Audio Guide Playlist
This audio guide highlights selected works in Human Interest: Portraits from the Whitney’s Collection, with commentary by students from PS 33 Chelsea Prep and Whitney Museum educator Melanie Adsit.
Melanie Adsit: We said that today we're going to be looking at a lot of portraits. But maybe some of these portraits are going to be unexpected—an artist making portraits in unexpected ways. Would you consider this to be a portrait?
Student: I do consider this to be a portrait because a portrait does not exactly have to be a representation of a person. It could also be a representation of the environment, a representation of your daily life and what you go through every day. With this scene in front of us, we can see that it might be like a small kitchen. That can represent where someone lives.
Student: Possibly they live outside because these types of chairs and things like that are things that you would probably set drinks on if you were camping.
Melanie Adsit: I like the way we're talking about camping because when we pack our things to go camping, it's really important to make choices of everything you're going to need for the whole time that you're gone. This artist created this. She called it a mobile living unit and she lived in a very small apartment in Brooklyn. She started thinking about what was the least possible amount of things that she needed to live. How could she take everything she needed to live and put them in the smallest possible space?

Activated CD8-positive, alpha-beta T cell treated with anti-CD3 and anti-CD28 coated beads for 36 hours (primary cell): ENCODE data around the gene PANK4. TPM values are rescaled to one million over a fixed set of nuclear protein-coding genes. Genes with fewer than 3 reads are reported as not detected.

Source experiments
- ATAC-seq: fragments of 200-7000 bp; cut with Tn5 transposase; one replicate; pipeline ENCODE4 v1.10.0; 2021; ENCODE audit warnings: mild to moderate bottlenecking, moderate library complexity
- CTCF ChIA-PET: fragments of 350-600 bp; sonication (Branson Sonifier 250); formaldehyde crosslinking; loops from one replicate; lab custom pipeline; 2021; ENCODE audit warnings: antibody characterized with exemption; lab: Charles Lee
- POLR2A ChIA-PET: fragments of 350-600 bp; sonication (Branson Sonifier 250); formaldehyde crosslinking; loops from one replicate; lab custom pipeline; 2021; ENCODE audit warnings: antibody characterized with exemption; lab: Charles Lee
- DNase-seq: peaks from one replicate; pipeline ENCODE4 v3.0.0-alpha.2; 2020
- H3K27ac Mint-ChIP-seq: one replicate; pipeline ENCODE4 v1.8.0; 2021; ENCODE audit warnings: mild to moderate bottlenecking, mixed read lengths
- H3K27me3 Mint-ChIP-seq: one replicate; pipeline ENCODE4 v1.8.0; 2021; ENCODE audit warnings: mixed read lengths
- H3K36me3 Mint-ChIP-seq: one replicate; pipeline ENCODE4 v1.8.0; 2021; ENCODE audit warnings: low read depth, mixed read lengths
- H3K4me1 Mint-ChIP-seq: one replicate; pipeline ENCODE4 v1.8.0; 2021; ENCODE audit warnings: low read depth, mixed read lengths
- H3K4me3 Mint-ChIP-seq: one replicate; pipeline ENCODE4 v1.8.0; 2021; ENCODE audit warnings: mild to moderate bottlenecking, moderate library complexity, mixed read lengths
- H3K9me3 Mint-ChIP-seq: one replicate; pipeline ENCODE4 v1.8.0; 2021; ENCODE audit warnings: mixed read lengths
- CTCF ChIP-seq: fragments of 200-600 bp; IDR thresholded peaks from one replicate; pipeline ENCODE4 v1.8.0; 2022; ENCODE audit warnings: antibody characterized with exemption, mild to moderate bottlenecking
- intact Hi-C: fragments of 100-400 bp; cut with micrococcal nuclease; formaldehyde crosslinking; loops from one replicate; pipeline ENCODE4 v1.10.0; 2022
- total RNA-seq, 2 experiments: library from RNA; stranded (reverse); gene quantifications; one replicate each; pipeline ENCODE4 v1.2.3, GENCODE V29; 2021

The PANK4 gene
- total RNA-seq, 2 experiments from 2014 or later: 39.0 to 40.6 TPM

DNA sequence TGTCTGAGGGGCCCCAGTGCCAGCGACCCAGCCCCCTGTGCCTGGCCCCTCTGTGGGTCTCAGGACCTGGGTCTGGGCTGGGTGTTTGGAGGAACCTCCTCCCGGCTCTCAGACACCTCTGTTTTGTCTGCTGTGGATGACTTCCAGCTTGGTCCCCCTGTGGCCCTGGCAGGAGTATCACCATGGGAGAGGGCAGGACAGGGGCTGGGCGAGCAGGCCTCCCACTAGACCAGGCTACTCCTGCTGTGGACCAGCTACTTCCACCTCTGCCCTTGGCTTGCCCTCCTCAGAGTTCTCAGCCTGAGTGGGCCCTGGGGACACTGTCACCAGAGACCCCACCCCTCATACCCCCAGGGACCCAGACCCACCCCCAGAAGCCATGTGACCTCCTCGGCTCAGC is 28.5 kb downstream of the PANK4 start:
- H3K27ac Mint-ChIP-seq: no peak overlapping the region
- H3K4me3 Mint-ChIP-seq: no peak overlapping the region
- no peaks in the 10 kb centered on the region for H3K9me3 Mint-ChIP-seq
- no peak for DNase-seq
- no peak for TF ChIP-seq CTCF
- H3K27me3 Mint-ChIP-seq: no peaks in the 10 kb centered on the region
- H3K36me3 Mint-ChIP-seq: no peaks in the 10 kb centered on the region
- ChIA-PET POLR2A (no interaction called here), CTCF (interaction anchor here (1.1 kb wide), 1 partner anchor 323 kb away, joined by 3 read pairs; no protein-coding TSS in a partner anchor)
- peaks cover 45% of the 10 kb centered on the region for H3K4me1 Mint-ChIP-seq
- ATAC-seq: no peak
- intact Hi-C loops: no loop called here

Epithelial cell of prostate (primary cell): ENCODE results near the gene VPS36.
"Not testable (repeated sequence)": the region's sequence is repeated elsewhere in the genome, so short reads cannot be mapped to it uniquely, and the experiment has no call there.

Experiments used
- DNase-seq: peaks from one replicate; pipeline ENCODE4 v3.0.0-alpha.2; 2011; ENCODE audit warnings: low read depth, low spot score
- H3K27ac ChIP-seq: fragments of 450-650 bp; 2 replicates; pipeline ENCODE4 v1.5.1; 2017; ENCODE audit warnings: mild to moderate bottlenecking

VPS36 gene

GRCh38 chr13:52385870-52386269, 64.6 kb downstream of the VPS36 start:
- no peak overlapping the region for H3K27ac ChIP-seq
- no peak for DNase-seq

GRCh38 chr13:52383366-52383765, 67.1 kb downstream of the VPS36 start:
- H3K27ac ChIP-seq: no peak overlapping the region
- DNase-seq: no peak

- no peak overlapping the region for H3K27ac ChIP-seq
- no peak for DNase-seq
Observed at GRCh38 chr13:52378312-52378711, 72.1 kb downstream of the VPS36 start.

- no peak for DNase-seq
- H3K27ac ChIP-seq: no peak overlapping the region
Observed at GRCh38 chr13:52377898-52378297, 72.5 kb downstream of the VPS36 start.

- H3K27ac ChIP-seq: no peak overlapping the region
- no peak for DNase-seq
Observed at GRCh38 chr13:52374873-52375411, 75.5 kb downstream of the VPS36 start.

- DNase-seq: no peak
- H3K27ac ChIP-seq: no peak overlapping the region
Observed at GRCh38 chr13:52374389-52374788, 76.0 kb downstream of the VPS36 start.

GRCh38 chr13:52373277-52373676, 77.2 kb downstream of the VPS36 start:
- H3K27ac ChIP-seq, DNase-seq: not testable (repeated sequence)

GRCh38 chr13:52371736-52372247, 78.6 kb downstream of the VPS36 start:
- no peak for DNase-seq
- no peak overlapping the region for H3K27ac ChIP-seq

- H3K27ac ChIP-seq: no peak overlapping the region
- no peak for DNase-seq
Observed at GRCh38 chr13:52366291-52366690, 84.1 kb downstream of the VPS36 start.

Student: I think this environment really defines the artist or person's personality since we can tell, she doesn't really need that much. That tells us that she's grateful for herself.
Student: I think she might be optimistic. The reason why I think that is because she's not always wanting more. She's looking at the bright side that she does have something. I think that that's one of the traits that she might have.
Andrea Zittel, _A to Z 1993 Living Unit_, 1993. Steel, wood, mirror, four hangers, sweater, towel, soap container, calendar, filing cabinet, pencils, two notepads, folding seat, folding bed, four glass jars, two ceramics cups, two glasses, two ceramic bowls, digital clock, electric lighting system, hot plate, pot, and toaster oven, (open): 62 3/8 × 131 1/8 × 76 1/8 in. (158.4 × 333.1 × 193.4 cm). Whitney Museum of American Art, New York; Purchase, with funds from the Painting and Sculpture Committee and partial gift of Jay Jopling 2014.293a-e © Andrea Zittel
- 603 Duane Hanson, Woman with Dog, 1977
- 604 Chuck Close, Lyle, 1999
- 652 Njideka Akunyili Crosby, Portals, 2016
- 662 Andrea Zittel, A to Z 1993 Living Unit, 1993
- 665 Josh Kline, Cost of Living (Aleyda), 2014
- 666 Urs Fischer, Standing Julian, 2015
- 667 Paul McCarthy, White Snow #3, 2012
- 703 Robert Bechtle, ’61 Pontiac, 1968
- 705 Barkley Hendricks, Steve, 1976
- 713 Charles Demuth, My Egypt, 1927
- 714 Georgia O’Keeffe, Summer Days, 1936
- 752 George Tooker, The Subway, 1950
- 722 Robert Henri, Gertrude Vanderbilt Whitney, 1916
- 731 George Bellows, Dempsey and Firpo, 1924
- 753 Leidy Churchman, Tallest Residential Tower in the Western Hemisphere, 2015
- 762 Charles Henry Alston, The Family, 1955